Yes. the Luna Laws are Unfunded Mandates - Rep. Shirley Ringo

By Shirley Ringo

As a retired teacher and current legislator, I support providing school districts the best in educational technology. I agree that it is important to maintain professional development programs for teachers in the ever-changing world of technology. Legislators must take responsibility to act, but support for educational technology need not be linked to the seriously flawed Luna laws.

Shirley-Ringo
Rep. Shirley Ringo

Reports that schools are receiving state money for the purchase of computers and professional development for teachers related to integration of technology into instruction should be viewed with skepticism.

Much of that money is shifted from state support for teacher compensation. A formula determines the amount of state money dedicated to compensation each year. Because of the Luna laws, the amount determined by this formula is automatically reduced by 1.67% each year – $15 million dollars. In addition, legislators captured over $12 million by voting to “freeze” two years of salary credit teachers receive for additional teaching experience. Thus money sent to districts for teacher support is reduced by over $27 million. That is how some of the technology funding is obtained.

Rural districts are particularly hard hit by deficiencies in state funding. The result is either forced staff reductions and larger numbers of students per class, or increases in local property taxes to avoid drastic cuts. In other words, local districts are forced to help pay for technology through significantly lower state support in other areas.

Technology offers a great instructional tool. However, the importance of an excellent teacher in the classroom has long been recognized. It is not old-fashioned to believe this continues to be true. Schools are harmed if teachers are sacrificed to pay for computers.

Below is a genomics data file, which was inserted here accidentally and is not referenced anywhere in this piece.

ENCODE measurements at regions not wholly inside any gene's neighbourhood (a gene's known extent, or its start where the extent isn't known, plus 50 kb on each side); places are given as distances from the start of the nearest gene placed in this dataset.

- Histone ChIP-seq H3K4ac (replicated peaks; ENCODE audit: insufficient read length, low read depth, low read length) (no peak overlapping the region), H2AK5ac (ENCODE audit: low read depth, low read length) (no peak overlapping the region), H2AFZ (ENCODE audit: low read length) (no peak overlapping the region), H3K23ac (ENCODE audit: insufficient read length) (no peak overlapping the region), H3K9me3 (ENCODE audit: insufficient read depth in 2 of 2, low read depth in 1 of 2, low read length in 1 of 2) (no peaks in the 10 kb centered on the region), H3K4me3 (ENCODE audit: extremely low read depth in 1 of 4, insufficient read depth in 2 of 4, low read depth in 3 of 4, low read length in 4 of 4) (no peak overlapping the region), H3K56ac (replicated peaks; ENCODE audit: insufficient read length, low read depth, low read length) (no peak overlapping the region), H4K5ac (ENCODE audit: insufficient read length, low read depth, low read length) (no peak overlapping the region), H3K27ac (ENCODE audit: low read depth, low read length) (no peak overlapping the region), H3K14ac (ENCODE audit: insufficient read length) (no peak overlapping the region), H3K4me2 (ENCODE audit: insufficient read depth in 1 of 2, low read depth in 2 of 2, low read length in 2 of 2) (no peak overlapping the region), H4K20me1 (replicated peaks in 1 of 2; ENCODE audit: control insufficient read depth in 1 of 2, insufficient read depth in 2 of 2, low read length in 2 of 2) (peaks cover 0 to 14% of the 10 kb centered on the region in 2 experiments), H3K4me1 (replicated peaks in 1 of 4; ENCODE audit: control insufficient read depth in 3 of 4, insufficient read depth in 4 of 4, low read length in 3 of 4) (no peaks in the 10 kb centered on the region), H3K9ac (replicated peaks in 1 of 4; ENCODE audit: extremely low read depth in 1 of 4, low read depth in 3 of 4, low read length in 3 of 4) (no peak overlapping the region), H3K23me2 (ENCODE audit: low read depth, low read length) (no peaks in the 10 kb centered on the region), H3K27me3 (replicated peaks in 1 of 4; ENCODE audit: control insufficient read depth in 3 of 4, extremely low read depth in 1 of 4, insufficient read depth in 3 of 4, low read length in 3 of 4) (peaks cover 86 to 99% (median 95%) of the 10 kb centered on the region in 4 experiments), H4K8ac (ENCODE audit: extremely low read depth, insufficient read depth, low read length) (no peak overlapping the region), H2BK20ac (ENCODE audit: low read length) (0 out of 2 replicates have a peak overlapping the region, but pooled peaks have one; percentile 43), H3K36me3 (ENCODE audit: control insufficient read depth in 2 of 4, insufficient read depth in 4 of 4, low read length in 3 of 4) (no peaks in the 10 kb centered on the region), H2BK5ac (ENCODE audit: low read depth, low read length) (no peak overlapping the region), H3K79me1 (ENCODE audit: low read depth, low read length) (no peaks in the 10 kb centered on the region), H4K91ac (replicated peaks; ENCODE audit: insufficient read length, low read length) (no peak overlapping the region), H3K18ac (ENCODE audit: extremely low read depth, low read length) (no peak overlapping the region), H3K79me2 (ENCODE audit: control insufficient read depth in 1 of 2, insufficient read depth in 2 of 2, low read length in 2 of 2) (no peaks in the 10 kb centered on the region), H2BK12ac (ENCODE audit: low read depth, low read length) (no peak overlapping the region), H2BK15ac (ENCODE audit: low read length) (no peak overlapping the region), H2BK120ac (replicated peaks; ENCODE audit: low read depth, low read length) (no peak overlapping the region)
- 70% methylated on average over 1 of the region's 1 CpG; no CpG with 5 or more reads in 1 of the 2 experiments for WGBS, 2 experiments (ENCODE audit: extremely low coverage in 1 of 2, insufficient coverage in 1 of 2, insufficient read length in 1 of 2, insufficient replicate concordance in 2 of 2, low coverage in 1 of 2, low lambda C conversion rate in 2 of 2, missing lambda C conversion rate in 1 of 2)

[It is true] that, at a cost of just under $1 million per year, the state now provides funding for all Idaho students to take college entrance exams. If this increases the number of Idaho students going on to some form of higher education, it may be a good investment but we don’t need the flawed Luna laws to provide this opportunity. Also note that we cannot ignore the importance of better higher education funding to make post-high school education affordable and accessible.

The “Pay for Performance” plan from the Luna laws leaves much to be desired. Although the appropriation for this school year shows about $39 million for its implementation, as detailed above there are offsetting reductions in state support for teacher compensation of about $27 million. The Luna laws’ Pay for Performance plan offers no permanent salary increases. The plan merely involves yearly bonuses, which an individual may not be awarded in succeeding years. A leadership bonus can be awarded to only 25% of the staff, so deserving educators may not receive it. For example, the National Board Certification program is of particular value for professional development. Under Idaho law, all teachers who completed this respected program used to receive a $2000 stipend for a period of five years. (Many states have stronger incentives.) Unfortunately, under the Luna laws, this stipend was dropped and these teachers merely qualify to be considered for the leadership bonus. Since these are limited to 25% of the staff, no incentive for this achievement is guaranteed.

The Luna laws were hatched with minimal input from experienced educators and community. We want the best for Idaho students, but the Luna laws do not take us down the right path. Let’s reject them and work together for a better plan – one that we all trust.

Vote NO on Propositions 1, 2, and 3.